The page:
Regeneration of alveolar type I and II cells from Scgb1a1-expressing cells following severe pulmonary damage induced by bleomycin and influenza

PLoS One. 2012;7(10):e48451. doi: 10.1371/journal.pone.0048451. Epub 2012 Oct 31.


The lung comprises an extensive surface of epithelia constantly exposed to environmental insults. Maintaining the integrity of the alveolar epithelia is critical for lung function and gaseous exchange. However, following severe pulmonary damage, what progenitor cells give rise to alveolar type I and II cells during the regeneration of alveolar epithelia has not been fully determined. In this study, we have investigated this issue by using transgenic mice in which Scgb1a1-expressing cells and their progeny can be genetically labeled with EGFP. We show that following severe alveolar damage induced either by bleomycin or by infection with influenza virus, the majority of the newly generated alveolar type II cells in the damaged parenchyma were labeled with EGFP. A large proportion of EGFP-expressing type I cells were also observed among the type II cells. These findings strongly suggest that Scgb1a1-expressing cells, most likely Clara cells, are a major cell type that gives rise to alveolar type I and II cells during the regeneration of alveolar epithelia in response to severe pulmonary damage in mice.

Publication types

  • Research Support, Non-U.S. Gov't

MeSH terms

  • Alveolar Epithelial Cells / drug effects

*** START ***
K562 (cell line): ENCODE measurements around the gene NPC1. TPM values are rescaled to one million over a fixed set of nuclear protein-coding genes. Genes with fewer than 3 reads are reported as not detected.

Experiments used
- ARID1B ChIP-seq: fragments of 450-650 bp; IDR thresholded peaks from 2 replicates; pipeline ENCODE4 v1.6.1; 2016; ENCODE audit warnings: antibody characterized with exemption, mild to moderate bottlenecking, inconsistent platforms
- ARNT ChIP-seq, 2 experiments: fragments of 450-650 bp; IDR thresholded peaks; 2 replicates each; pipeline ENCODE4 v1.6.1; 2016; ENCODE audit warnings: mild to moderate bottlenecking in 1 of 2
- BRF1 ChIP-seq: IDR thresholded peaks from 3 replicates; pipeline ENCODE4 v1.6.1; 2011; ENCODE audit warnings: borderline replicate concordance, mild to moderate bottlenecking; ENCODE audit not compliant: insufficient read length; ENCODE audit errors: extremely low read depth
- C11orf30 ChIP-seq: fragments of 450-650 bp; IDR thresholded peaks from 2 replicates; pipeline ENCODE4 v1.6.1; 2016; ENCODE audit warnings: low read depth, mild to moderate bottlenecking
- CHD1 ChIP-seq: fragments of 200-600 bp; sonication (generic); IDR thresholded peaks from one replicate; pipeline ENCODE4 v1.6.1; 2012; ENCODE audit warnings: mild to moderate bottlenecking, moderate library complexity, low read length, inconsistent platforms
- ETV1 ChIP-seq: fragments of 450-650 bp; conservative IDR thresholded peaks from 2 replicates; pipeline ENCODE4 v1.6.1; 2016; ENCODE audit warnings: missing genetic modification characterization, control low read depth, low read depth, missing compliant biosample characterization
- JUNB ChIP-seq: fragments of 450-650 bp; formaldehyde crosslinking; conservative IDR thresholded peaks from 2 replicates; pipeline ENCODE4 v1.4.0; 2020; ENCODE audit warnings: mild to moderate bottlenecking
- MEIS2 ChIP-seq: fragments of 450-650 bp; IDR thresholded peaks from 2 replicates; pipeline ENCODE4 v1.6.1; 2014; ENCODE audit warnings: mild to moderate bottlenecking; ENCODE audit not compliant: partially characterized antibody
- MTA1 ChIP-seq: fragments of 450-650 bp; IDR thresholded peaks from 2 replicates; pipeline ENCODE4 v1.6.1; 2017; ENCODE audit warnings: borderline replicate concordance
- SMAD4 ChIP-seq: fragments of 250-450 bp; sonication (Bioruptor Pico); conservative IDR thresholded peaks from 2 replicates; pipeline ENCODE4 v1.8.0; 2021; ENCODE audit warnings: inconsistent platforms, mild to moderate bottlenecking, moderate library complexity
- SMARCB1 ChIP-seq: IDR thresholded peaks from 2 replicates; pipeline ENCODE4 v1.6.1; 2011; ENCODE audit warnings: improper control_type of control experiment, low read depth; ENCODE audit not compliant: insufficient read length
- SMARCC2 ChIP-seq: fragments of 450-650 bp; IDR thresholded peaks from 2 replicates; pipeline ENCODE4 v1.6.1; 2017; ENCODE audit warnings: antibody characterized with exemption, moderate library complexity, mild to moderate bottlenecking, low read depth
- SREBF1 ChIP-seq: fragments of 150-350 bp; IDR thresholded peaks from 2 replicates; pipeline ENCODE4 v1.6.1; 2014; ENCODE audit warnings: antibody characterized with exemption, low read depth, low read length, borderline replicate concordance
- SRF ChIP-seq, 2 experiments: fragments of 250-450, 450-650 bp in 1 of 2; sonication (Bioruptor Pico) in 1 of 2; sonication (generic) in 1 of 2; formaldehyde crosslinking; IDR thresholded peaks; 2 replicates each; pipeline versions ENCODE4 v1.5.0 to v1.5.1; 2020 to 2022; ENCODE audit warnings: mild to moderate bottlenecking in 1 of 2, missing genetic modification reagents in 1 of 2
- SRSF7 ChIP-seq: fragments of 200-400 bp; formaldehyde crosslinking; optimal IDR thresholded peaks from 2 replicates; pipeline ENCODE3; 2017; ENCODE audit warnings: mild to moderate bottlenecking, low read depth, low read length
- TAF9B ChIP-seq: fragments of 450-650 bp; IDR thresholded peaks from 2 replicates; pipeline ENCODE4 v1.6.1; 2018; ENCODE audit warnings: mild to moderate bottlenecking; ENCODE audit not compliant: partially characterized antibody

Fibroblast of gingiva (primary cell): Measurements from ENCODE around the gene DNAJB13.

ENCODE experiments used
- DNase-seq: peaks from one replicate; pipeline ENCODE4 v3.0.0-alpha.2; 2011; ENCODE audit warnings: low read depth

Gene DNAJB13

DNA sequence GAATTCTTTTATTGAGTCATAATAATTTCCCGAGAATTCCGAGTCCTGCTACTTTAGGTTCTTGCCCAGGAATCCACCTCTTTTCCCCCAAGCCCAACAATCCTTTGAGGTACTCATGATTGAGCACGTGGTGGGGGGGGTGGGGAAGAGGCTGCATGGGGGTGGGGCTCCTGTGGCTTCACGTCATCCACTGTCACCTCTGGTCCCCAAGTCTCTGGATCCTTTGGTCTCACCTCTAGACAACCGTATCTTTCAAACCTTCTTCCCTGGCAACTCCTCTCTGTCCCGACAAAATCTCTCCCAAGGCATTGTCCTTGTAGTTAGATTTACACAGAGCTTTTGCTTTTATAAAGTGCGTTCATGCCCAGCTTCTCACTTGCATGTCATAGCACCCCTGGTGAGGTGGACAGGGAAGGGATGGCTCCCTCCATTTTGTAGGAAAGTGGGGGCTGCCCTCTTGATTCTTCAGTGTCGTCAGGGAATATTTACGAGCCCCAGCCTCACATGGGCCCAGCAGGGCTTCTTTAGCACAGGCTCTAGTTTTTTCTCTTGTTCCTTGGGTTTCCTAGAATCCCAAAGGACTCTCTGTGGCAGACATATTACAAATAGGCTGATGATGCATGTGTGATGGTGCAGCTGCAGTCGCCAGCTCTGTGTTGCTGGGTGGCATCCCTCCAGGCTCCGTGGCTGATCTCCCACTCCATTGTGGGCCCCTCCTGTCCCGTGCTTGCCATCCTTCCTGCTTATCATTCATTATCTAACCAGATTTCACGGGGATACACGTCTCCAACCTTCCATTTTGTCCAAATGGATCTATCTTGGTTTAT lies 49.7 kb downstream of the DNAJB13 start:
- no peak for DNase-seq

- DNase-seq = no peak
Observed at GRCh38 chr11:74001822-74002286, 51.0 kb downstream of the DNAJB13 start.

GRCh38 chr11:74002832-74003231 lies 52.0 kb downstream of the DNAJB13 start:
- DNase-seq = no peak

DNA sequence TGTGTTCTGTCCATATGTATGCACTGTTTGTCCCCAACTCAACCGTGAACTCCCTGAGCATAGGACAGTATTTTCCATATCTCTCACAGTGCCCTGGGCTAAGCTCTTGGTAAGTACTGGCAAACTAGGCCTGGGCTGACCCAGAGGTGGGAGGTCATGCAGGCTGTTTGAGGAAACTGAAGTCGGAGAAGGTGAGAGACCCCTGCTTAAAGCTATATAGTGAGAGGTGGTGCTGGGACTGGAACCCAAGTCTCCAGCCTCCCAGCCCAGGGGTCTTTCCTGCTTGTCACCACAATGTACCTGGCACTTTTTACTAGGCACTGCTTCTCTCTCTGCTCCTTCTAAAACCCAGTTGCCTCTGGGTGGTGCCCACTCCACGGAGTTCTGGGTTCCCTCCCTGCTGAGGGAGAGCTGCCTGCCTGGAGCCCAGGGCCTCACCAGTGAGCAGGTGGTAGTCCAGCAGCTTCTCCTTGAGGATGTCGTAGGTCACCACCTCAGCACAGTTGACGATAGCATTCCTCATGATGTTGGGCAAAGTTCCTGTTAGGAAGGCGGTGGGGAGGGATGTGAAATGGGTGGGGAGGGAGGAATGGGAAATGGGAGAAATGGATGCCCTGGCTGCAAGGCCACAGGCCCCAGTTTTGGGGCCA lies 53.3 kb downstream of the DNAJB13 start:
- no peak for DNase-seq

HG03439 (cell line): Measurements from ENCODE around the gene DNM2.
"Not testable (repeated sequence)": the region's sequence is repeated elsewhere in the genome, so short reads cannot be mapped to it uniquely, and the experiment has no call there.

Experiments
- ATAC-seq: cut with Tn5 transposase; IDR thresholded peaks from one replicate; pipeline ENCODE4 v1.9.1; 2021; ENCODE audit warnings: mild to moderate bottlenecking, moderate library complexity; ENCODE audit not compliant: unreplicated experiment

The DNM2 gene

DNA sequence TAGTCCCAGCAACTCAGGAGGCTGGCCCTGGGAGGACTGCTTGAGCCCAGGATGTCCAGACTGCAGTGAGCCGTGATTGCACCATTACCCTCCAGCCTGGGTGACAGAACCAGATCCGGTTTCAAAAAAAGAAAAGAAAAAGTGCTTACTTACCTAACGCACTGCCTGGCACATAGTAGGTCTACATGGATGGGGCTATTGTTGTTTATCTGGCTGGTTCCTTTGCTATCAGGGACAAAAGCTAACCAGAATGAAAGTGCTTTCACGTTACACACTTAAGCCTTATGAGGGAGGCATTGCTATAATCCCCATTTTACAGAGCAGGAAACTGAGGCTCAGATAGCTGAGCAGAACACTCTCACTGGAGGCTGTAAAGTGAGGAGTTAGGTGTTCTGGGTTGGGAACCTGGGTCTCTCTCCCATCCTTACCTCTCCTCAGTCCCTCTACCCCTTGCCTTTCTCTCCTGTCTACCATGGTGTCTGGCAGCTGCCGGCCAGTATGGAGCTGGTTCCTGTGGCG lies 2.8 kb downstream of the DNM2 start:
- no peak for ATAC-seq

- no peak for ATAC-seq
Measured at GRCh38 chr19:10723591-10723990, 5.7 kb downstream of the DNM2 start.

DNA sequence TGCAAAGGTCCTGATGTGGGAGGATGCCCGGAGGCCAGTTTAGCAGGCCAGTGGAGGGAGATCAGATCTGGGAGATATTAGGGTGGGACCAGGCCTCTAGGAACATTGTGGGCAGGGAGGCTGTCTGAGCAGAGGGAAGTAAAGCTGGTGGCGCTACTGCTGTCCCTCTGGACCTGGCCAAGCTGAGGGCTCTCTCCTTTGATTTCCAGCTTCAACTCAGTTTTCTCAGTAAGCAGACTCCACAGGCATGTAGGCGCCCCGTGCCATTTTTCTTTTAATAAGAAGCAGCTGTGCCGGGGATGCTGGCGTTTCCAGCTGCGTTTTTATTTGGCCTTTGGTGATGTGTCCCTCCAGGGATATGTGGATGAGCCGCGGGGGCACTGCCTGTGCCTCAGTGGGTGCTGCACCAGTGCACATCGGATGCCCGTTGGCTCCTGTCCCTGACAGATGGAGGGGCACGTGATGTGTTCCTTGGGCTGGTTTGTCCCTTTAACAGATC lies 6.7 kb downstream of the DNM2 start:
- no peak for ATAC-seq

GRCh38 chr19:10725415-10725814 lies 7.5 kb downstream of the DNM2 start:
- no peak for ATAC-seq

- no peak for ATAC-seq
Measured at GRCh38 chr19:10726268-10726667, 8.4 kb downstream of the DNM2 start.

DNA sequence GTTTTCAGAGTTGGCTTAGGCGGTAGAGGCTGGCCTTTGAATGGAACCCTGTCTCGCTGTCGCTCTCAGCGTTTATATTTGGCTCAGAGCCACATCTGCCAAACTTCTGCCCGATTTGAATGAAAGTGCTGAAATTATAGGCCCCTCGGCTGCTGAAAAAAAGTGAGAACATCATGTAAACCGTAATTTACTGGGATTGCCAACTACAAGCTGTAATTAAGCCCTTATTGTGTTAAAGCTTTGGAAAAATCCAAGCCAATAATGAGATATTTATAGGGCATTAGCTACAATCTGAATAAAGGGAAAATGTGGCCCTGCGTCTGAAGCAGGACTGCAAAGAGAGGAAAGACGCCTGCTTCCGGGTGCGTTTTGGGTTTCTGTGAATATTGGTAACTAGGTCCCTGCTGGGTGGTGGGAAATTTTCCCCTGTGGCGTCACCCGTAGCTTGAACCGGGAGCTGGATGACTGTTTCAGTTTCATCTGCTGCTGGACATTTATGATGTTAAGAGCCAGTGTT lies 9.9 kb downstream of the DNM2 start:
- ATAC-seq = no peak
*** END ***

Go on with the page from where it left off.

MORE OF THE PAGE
• Alveolar Epithelial Cells / pathology
  • Alveolar Epithelial Cells / physiology*
  • Animals
  • Bleomycin
  • Gene Expression
  • Lung Injury / chemically induced
  • Lung Injury / genetics*
  • Lung Injury / virology
  • Mice
  • Mice, Transgenic
  • Orthomyxoviridae Infections / complications
  • Pulmonary Alveoli / drug effects
  • Pulmonary Alveoli / metabolism
  • Pulmonary Alveoli / pathology
  • Regeneration*
  • Tamoxifen / pharmacology
  • Uteroglobin / genetics*
  • Uteroglobin / metabolism


  • Scgb1a1 protein, mouse
  • Tamoxifen
  • Bleomycin
  • Uteroglobin

Grants and funding

This research was supported by the National Research Foundation Singapore through the Singapore MIT Alliance for Research and Technology's Infectious Disease-IRG research programme. The funders had no role in study design, data collection and analysis, decision to publish, or preparation of the manuscript.